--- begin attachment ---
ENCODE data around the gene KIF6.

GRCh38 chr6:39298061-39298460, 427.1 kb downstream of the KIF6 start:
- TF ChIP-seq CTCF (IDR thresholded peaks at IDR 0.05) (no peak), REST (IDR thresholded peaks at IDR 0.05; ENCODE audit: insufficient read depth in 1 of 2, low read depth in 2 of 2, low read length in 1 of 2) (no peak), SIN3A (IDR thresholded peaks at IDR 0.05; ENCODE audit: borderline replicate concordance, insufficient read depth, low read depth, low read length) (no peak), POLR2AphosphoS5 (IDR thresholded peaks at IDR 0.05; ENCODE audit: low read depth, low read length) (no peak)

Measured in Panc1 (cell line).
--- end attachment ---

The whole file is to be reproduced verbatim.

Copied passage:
ENCODE data around the gene KIF6.

GRCh38 chr6:39298061-39298460, 427.1 kb downstream of the KIF6 start:
- TF ChIP-seq CTCF (IDR thresholded peaks at IDR 0.05) (no peak), REST (IDR thresholded peaks at IDR 0.05; ENCODE audit: insufficient read depth in 1 of 2, low read depth in 2 of 2, low read length in 1 of 2) (no peak), SIN3A (IDR thresholded peaks at IDR 0.05; ENCODE audit: borderline replicate concordance, insufficient read depth, low read depth, low read length) (no peak), POLR2AphosphoS5 (IDR thresholded peaks at IDR 0.05; ENCODE audit: low read depth, low read length) (no peak)

Measured in Panc1 (cell line).